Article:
• In his opening remarks, Minister of State Nunes Junior shared the government’s commitment to make Angola more business-friendly and attractive to investors. He also addressed the privatization agenda started in 2019 with a focus on the Telecoms, Tourism, Industry, and Financial services sectors. 
  • In his remarks, Antonio Henriques da Silva, Chairman, Agency for Private Investment and Promotion of Exports (AIPEX), highlighted some of the incentives the government offers to investors, especially in the country’s rural regions. He also invited investors to consider investing in priority sectors for the government such as physical infrastructure, energy production, health, education, agriculture, textiles, and forestry.
  • Dr. Mima Nedelcovych, Chairman, AfricaGlobal Schaffer shared his company’s long history in Angola and optimism about their current investments in energy and agrobusiness. He encouraged the government to continue working closely with the private sector to turn Angola’s economic potential into a reality.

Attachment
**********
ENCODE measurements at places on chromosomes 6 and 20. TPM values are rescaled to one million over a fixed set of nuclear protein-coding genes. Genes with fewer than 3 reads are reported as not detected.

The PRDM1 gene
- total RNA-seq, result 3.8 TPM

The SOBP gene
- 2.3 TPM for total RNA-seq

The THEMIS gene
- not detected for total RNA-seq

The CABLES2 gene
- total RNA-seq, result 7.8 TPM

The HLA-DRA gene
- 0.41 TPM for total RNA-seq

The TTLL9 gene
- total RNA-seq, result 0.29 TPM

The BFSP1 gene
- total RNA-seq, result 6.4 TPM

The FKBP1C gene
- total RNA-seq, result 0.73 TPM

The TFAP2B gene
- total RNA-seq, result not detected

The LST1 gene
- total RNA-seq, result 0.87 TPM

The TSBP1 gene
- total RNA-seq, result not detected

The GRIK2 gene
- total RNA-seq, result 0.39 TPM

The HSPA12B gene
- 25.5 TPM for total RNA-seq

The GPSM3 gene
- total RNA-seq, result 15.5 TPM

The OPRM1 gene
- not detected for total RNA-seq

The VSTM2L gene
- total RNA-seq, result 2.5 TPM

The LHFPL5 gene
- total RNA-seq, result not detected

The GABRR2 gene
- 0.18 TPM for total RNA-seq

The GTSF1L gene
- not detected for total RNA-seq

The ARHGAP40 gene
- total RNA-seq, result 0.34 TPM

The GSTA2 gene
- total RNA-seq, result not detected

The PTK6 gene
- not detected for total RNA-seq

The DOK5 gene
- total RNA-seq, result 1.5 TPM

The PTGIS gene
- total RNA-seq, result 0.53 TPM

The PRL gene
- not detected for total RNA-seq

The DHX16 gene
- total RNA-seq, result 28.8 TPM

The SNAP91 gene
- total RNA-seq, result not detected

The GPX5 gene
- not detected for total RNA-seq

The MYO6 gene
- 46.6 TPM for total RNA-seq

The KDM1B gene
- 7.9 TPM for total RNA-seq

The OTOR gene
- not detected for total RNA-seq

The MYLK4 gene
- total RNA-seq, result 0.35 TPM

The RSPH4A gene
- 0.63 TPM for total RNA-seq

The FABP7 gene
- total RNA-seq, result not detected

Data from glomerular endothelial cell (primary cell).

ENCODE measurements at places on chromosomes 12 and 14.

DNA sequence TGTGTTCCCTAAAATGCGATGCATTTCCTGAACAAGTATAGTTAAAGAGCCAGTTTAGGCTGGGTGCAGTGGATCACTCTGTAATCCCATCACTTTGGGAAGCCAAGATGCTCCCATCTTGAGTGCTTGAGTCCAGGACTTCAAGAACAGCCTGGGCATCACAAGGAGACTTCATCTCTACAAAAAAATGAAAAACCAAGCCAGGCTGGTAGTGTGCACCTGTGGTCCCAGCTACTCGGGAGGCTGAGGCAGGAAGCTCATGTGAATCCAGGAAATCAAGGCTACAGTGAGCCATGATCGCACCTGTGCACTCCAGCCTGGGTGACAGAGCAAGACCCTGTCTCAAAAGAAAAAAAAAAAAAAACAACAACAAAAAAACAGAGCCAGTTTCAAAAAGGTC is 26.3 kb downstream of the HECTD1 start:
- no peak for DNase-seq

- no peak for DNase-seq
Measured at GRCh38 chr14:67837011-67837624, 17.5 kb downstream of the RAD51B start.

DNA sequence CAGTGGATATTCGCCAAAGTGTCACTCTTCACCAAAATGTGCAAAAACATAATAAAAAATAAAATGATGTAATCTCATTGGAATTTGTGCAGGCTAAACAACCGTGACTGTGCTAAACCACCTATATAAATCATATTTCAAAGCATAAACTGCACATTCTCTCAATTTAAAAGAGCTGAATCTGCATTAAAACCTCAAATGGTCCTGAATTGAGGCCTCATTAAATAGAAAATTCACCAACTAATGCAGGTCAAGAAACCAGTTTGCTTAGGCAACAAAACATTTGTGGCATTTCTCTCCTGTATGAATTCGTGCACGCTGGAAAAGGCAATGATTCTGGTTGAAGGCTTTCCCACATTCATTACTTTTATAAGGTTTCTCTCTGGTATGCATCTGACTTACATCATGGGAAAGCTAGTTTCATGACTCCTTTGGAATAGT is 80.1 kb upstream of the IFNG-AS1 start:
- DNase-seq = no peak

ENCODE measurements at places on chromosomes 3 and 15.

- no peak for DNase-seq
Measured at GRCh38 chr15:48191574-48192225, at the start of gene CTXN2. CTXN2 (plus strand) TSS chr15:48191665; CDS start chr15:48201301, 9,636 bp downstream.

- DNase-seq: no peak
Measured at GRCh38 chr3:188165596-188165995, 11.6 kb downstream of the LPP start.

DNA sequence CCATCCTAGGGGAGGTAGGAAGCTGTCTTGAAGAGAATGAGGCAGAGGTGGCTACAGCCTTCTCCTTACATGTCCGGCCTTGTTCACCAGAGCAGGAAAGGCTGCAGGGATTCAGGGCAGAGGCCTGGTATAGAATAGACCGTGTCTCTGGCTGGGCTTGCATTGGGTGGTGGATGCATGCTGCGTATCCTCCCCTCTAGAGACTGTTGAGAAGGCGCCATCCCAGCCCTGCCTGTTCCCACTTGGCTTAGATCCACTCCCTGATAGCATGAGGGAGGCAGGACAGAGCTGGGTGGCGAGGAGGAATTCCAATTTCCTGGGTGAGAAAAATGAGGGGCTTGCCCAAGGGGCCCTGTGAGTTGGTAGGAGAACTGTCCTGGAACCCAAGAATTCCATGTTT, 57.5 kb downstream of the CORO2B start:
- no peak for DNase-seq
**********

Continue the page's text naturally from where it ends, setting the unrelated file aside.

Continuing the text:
• Ambassador Fite concluded the session by inviting more American investment into Angola and shared that the U.S. Embassy and its commercial service are ready to support and facilitate their ventures.


Pandemic-Inspired Digital Solutions and Innovative Pathways in the Health Sector

  • Public and Private sector collaborations enable global digital transformation, and the COVID-19 pandemic is driving innovative digital solutions in the health sector. The leadership of governments is vital in creating an enabling environment for these crucial collaborations, especially in ensuring a reliable digital health enterprise architecture is in place.